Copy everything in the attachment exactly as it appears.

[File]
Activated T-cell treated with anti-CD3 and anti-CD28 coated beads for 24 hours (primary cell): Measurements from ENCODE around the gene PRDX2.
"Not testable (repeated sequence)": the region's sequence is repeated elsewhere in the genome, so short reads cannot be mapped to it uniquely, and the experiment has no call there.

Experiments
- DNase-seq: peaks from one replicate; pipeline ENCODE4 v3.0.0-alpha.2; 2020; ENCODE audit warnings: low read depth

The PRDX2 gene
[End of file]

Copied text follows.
Activated T-cell treated with anti-CD3 and anti-CD28 coated beads for 24 hours (primary cell): Measurements from ENCODE around the gene PRDX2.
"Not testable (repeated sequence)": the region's sequence is repeated elsewhere in the genome, so short reads cannot be mapped to it uniquely, and the experiment has no call there.

Experiments
- DNase-seq: peaks from one replicate; pipeline ENCODE4 v3.0.0-alpha.2; 2020; ENCODE audit warnings: low read depth

The PRDX2 gene